Thursday, June 9, 2011


After spending 6 days driving across the country from georgia to Washington, Kate's mom met us in Chelan, WA, on the other side of the lake from our final destination, Stehekin. When I say "other side of the lake," it's actually a 55-mile boat ride across the lake lenghtwise. The lake is a skinny, glacier-carved lake with nearly sheer sides, making it impossible to get there by car. The ferry runs in each direction one time per day, so it's quite a major deal to go in and out of Chelan for supplies. We had to get the majority of our errands done in one swell foop. We spent one day shopping, banking, and setting up accounts at stores to have stuff shipped to us so that we would be able to get what we need from Stehekin. Then we packed it all onto the loading dock--maybe 900 pounds of supplies in all (you pay by the pound to have it shipped), and the next morning we said our good-byes and were on the ferry to Stehekin.

There are actually two ferries that run parallel to each other, the faster boat costing more. We ended up taking the slow boat and learned that it is often a smoother ride and quite enjoyable with some amazing scenery to enjoy the entire trip. If you are in it for the long run like we are, there's no reason to rush it. You see these mountains jutting thousands of feet straight out of the lake along the length of the trip:

we trucked our stuff from the boat 6 miles up valley to our summer cabin. There are cars here in Stehekin, it's just that they have to be barged in--a luxury we will not be taking advantage of here. Our cabin is quite nice--it's a 2 bedroom house that we have for ourselves and guests. It's got most of the amenities such as electricity, water, a cute little gas fireplace for heat, full bathroom, washer and dryer, and a kitchen with everything except for a dishwasher. There's even a little storage building out back for us to keep our bikes and tools in. And there are no keys for anything. They tell us there really is no point in locking anything here. You really can't get very far with stealing anything in Stehekin. So here we live for the summer:
Since we arranged to have one full day between arrival and starting work, we spent that day exploring the area on our bikes. It's a 6-mile commute through the valley to our office, between which the "town" of 80-some residents is spread out. Just up the valley from us, there is a little clearing alongside the river where some beavers are working on a dam. It's actually the first time I really had a good look at beavers in the wild. we watched them for a long time from less than 100 feet away, and the giant rodents didn't seem to be bothered by our presence:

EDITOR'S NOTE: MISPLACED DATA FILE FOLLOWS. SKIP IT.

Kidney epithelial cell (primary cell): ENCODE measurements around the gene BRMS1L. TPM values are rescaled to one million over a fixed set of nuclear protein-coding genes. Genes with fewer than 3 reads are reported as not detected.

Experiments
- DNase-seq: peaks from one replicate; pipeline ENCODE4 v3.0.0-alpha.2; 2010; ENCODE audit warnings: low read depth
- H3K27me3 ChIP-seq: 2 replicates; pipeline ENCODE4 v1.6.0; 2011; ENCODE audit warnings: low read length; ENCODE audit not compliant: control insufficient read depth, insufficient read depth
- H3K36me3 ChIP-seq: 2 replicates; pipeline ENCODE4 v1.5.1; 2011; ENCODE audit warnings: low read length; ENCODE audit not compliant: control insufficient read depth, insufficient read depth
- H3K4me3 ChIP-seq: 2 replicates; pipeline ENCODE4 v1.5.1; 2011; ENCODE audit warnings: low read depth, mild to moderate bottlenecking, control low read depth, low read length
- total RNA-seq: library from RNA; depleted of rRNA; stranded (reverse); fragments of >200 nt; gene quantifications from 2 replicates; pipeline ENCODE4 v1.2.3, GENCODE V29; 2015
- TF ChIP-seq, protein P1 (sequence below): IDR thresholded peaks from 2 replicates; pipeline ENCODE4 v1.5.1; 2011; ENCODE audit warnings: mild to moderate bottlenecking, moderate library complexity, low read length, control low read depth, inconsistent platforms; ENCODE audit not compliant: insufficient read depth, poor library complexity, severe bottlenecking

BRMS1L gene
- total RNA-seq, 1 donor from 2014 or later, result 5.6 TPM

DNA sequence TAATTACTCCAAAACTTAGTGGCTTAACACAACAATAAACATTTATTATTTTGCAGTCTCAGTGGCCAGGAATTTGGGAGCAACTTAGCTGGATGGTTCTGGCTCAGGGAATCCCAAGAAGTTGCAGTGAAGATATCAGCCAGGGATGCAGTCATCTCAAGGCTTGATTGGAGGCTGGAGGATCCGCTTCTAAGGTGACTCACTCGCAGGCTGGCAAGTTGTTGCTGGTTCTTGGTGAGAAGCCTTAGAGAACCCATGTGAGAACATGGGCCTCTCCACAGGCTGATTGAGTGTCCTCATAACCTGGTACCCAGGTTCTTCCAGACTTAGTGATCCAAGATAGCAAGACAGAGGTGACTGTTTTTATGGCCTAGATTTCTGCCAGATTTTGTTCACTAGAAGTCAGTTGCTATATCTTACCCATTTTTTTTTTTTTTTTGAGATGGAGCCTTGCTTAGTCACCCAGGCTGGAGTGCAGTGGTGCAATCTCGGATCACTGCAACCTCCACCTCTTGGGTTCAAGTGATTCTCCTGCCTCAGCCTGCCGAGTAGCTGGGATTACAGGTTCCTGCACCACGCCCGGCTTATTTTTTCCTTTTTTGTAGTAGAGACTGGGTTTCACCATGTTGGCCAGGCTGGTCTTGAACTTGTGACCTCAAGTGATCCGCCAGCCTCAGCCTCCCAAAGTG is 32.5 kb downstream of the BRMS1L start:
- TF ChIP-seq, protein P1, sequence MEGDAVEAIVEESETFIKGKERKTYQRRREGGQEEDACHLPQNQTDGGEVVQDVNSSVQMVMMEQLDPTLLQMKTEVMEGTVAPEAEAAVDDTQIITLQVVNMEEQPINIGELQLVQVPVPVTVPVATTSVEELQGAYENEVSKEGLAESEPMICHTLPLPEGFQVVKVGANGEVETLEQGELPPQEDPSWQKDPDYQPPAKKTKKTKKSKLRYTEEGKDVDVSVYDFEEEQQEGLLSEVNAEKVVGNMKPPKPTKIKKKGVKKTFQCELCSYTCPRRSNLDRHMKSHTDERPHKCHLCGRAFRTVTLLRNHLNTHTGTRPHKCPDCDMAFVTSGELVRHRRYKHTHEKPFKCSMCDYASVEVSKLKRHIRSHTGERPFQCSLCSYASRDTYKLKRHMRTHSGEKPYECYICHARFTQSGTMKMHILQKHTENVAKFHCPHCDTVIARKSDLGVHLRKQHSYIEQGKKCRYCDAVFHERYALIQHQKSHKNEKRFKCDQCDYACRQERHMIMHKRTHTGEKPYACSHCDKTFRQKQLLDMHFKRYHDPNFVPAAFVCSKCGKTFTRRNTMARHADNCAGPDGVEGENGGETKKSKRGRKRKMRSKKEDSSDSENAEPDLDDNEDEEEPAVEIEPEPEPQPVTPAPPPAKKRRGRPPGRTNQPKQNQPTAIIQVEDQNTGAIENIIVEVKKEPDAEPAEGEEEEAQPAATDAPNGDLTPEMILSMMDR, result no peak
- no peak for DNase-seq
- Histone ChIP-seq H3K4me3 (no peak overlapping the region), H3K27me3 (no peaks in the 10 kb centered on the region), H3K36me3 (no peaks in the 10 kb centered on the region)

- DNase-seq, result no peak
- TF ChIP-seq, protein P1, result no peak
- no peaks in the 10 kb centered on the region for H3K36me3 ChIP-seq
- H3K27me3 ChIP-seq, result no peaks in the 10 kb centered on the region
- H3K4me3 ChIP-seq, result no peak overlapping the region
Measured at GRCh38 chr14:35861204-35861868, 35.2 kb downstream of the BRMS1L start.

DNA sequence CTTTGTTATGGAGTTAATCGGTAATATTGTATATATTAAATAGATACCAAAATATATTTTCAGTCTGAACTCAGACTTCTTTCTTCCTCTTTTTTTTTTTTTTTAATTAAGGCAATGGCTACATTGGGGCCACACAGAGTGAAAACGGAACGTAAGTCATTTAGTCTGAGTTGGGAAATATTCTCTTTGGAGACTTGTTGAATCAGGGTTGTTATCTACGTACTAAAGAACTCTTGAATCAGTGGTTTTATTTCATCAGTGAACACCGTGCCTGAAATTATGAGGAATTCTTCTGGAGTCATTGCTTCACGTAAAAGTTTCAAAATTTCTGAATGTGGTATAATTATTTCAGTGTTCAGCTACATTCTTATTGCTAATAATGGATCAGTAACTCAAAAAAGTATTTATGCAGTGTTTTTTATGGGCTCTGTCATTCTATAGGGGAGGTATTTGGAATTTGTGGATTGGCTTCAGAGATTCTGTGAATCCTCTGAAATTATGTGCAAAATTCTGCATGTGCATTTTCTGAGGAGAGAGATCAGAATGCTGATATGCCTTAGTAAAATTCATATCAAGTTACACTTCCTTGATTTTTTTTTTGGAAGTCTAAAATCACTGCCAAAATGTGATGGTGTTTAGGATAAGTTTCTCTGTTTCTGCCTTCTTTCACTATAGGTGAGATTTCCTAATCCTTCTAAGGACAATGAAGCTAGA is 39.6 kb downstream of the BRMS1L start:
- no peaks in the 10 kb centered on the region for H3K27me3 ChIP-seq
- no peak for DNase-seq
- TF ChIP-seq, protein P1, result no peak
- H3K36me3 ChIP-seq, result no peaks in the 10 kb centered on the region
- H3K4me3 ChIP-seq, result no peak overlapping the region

Down the valley we crossed Harlequin bridge, which offers breathtaking views of the Stehekin river and the mountains in the background during our commute:
Our next stop was the famous bakery; really, the only bakery in town. We had a scrumptious lunch with coffee and pastries before continuing on the ride:

The next stop was the organic garden. We met Karl, the owner, who showed us around and sold us a pound of creamy goat cheese. Although we will be ordering and shipping in goods from the grocery store in Stehekin, we are very excited about the idea of getting some of our produce from a very local source. A little further along the way, the road opens up to the lake, with amazing views. We decided to take some pictures of what would be our daily commute to work with Kate and her vehicle:

After checking out town and meeting more people in town, we took a stroll down the lakeshore trail, just beyond the the visitor's center. What a spectacular time to arrive here! The wildflowers are in full bloom, and we walked through fields of lupine along the trail. Much of the area had fires recently. The combination of freshly cleared areas and perhaps the right weather made for some interesting contrast between the scorched trees surrounded by colorful blooms:
Our two weeks of training have started well. Most of the job centers around the Golden West Visitor Center, which is just above the ferry landing. From there we'll spend a fair amount of time manning the visitor desk and giving talks and presentations around the center:
There are also some tours with the bus to a historic orchard and a nearby waterfall. Our orientation to the Rainbow falls tour was quick, since the spring runoff made for a very wet view of the falls from the viewing platform blasted by mist:We spent some time in the orchard for our training, soaking in the warm sun and beautiful scenery around us:
We've been excited about our first five days here and we look forward to a full season of adventures. We're looking forward to visitors to break the occasional loneliness, and we already have some names on the calendar. We welcome all friends to visit and stay with us--just check with us ahead of time if you want a guaranteed guest room. Otherwise, there are lodges and campgrounds all over the valley.